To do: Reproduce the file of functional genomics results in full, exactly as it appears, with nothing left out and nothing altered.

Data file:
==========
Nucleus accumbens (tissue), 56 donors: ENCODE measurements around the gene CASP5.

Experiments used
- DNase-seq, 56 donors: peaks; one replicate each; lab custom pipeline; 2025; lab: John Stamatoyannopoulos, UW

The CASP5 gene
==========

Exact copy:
Nucleus accumbens (tissue), 56 donors: ENCODE measurements around the gene CASP5.

Experiments used
- DNase-seq, 56 donors: peaks; one replicate each; lab custom pipeline; 2025; lab: John Stamatoyannopoulos, UW

The CASP5 gene